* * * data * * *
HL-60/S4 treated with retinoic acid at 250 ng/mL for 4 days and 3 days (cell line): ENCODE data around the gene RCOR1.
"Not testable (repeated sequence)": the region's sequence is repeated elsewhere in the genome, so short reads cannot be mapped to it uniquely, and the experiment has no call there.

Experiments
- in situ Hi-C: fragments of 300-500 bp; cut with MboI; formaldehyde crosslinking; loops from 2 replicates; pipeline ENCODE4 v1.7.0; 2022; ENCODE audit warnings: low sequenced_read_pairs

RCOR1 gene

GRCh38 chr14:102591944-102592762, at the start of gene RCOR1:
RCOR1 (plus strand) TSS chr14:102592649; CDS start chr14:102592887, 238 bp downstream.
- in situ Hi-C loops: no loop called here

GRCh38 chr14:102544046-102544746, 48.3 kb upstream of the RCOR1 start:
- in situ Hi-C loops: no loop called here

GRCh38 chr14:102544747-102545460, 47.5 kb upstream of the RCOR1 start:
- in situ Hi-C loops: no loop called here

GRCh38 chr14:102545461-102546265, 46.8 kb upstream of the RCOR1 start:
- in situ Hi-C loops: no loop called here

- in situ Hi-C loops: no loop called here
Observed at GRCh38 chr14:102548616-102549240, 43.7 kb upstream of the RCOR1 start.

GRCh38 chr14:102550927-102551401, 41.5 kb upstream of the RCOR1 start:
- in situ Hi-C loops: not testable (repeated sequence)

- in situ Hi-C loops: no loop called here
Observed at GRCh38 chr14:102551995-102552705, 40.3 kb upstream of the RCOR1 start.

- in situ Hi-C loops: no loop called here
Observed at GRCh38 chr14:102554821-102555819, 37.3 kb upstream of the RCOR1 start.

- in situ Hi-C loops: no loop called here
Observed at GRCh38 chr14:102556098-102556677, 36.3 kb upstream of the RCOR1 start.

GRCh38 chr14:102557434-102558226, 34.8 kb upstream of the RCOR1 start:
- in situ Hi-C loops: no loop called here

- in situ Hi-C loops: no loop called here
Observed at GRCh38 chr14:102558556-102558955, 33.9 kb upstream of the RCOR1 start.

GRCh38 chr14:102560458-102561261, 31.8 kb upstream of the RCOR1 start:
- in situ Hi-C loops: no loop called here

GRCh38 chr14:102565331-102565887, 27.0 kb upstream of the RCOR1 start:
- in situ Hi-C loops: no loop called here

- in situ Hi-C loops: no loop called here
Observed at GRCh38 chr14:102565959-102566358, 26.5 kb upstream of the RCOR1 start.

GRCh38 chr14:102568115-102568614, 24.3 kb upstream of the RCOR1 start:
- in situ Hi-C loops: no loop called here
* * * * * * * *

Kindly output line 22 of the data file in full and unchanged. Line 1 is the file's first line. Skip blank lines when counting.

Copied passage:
Observed at GRCh38 chr14:102554821-102555819, 37.3 kb upstream of the RCOR1 start.